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Decreasing home prices and low-level interest rates have produced the highest number of potential home buyers nationwide who can afford to buy new and existing homes in more than four years, according to the National Association of Home Builders/Wells Fargo Housing Opportunity Index (HOI).
In the third quarter, 56.1 percent of new and existing homes that were sold were affordable to families earning the national median income of $61,500, according to the HOI. This compares to 40.4 percent of families who could afford homes at the peak of the housing boom.
“If there is a silver lining to this crisis, it would be that some housing markets have become more affordable with a larger inventory to choose from,” said NAHB chairman Sandy Dunn, a home builder from Point Pleasant, W.Va. “But this is undeniably a crisis, and Congress needs to act on housing stimulus to get the market moving again.”
The two most affordable housing markets in the country during the third quarter were Indianapolis and Youngstown, Ohio. In both markets, 91.0 percent of homes sold were affordable to families earning the areas’ median household incomes of $65,100 in Indianapolis and $52,000 in Youngstown.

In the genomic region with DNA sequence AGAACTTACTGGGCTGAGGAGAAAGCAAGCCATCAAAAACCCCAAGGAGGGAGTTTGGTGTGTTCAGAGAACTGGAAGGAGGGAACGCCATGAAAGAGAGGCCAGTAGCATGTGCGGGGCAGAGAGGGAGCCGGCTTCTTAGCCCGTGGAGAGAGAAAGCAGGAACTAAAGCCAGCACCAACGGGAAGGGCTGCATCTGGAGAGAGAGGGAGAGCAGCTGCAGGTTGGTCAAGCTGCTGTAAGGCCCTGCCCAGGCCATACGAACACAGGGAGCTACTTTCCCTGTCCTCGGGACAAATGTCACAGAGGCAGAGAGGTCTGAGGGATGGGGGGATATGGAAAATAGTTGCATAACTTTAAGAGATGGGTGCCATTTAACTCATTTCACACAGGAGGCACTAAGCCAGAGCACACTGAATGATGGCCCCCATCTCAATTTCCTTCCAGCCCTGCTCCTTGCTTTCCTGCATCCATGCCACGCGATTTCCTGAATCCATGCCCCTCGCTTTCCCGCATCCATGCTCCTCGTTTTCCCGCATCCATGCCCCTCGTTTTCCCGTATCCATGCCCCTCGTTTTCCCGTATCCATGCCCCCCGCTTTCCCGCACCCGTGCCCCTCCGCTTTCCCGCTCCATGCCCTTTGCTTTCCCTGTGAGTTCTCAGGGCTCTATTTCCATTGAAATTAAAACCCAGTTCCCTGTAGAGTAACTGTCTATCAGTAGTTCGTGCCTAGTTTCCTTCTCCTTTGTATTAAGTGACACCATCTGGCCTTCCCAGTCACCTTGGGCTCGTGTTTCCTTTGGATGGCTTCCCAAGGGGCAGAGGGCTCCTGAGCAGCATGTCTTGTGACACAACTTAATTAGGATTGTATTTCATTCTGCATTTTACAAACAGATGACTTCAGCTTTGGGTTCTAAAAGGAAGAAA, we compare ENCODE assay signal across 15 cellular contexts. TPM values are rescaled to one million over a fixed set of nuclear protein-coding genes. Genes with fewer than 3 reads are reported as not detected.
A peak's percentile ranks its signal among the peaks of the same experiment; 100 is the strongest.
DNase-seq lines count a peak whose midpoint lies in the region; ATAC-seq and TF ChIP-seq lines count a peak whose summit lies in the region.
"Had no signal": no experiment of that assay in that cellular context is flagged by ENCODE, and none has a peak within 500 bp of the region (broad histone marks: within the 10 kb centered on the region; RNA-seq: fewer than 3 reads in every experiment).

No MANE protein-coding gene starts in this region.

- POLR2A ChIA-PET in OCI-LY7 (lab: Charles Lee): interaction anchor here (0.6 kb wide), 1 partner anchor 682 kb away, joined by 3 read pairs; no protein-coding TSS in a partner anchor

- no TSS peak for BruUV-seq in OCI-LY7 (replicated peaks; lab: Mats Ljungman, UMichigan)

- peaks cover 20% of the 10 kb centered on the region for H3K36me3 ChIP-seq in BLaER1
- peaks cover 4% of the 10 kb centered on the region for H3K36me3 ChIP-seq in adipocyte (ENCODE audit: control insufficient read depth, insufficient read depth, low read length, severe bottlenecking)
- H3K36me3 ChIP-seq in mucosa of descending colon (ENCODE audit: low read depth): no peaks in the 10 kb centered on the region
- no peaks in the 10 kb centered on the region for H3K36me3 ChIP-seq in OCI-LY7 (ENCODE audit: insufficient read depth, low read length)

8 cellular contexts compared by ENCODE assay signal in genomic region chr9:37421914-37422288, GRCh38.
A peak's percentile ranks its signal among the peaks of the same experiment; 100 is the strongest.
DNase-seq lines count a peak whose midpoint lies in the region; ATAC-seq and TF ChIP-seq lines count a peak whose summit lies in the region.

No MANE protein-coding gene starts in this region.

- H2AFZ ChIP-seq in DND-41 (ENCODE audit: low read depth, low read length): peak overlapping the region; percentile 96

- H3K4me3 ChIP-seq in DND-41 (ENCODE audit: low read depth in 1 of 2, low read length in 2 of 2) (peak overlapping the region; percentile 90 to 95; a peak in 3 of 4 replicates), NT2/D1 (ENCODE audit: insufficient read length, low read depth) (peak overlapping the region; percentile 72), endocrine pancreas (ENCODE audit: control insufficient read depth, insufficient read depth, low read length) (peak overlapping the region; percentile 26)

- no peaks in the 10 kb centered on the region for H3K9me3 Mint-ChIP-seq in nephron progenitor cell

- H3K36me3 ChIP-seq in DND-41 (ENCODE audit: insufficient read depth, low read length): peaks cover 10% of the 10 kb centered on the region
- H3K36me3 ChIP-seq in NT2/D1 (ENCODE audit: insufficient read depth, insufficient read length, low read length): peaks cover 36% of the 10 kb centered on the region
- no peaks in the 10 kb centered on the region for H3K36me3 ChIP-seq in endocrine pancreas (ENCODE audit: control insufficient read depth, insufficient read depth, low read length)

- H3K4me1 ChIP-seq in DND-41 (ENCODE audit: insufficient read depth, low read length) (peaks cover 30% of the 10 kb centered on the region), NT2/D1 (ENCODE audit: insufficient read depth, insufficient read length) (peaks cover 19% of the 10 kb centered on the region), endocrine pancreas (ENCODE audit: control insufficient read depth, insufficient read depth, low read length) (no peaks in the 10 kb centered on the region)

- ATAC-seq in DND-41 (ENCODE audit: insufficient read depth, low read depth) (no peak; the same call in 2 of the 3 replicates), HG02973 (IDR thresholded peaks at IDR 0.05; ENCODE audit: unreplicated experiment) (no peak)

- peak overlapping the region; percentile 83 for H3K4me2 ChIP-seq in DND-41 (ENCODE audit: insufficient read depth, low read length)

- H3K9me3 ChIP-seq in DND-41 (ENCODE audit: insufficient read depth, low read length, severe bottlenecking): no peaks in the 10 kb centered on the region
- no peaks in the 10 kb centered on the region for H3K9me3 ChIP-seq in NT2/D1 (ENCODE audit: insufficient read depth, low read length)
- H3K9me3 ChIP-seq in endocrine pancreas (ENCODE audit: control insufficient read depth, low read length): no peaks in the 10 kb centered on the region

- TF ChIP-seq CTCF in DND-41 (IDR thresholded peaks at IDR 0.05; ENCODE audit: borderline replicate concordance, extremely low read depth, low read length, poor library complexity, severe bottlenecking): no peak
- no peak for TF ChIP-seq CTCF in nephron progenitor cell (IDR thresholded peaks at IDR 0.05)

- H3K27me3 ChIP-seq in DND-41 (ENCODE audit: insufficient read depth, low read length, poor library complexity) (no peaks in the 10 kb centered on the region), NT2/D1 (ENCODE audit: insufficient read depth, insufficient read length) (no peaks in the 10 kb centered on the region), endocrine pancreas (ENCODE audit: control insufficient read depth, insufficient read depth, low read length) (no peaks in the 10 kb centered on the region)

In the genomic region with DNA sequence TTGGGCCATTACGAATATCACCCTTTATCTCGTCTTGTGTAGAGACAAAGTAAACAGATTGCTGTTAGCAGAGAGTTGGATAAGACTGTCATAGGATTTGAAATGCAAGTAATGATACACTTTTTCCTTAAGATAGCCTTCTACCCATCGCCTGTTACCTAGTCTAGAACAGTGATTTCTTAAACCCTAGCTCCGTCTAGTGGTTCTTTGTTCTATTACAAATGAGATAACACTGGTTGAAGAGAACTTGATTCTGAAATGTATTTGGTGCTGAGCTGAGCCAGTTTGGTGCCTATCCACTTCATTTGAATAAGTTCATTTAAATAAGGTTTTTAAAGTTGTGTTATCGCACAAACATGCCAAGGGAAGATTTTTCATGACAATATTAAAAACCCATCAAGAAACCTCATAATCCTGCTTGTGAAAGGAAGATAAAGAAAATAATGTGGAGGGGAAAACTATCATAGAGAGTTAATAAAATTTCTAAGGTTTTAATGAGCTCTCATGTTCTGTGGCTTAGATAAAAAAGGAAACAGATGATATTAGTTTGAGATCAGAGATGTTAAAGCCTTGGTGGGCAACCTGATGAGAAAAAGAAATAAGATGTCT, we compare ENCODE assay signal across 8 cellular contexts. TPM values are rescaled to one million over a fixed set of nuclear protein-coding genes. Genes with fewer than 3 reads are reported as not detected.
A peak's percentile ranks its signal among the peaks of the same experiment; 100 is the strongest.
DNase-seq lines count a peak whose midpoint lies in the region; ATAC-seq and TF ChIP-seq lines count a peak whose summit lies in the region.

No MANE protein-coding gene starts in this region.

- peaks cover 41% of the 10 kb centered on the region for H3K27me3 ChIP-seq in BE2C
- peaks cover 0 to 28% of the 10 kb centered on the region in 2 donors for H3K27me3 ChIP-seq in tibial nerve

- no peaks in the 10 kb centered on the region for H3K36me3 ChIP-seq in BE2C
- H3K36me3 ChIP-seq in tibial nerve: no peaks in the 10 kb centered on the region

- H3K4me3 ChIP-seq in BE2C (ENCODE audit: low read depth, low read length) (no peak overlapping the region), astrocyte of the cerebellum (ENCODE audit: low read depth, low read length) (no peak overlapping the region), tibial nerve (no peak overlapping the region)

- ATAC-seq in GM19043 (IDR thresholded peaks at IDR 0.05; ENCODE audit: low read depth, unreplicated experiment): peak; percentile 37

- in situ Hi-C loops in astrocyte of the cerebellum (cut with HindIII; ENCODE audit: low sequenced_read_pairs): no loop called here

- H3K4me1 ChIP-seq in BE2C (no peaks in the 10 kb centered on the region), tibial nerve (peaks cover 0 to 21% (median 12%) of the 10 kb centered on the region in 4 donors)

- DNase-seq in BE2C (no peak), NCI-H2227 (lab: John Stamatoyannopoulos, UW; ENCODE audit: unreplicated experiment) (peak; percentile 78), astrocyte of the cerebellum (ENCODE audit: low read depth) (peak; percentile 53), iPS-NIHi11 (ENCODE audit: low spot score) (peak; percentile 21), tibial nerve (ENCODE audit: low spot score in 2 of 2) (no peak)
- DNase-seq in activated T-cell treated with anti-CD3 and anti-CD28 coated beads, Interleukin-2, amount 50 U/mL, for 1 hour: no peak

Also near the top Grand Rapids-Wyoming, Mich.; Warren-Troy-Farmington Hills, Mich.; and Detroit-Livonia-Dearborn, Mich.
Springfield, Ohio, a smaller metro market, outranked all others -- 92.9 percent of all homes sold in the third quarter were affordable to families earning that area’s median household income of $54,500.
New York-White Plains-Wayne, N.Y.-N.J., was the least affordable housing market for the second consecutive quarter. In New York, 10.6 percent of new and existing homes sold during the third quarter were affordable to those earning the area’s median family income of $63,000.
Other metro areas at the bottom of the list included San Francisco-San Mateo-Redwood City, Calif.; Nassau-Suffolk, N.Y.; Los Angeles-Long Beach-Glendale, Calif.; and Miami-Miami Beach- Kendall, Fla.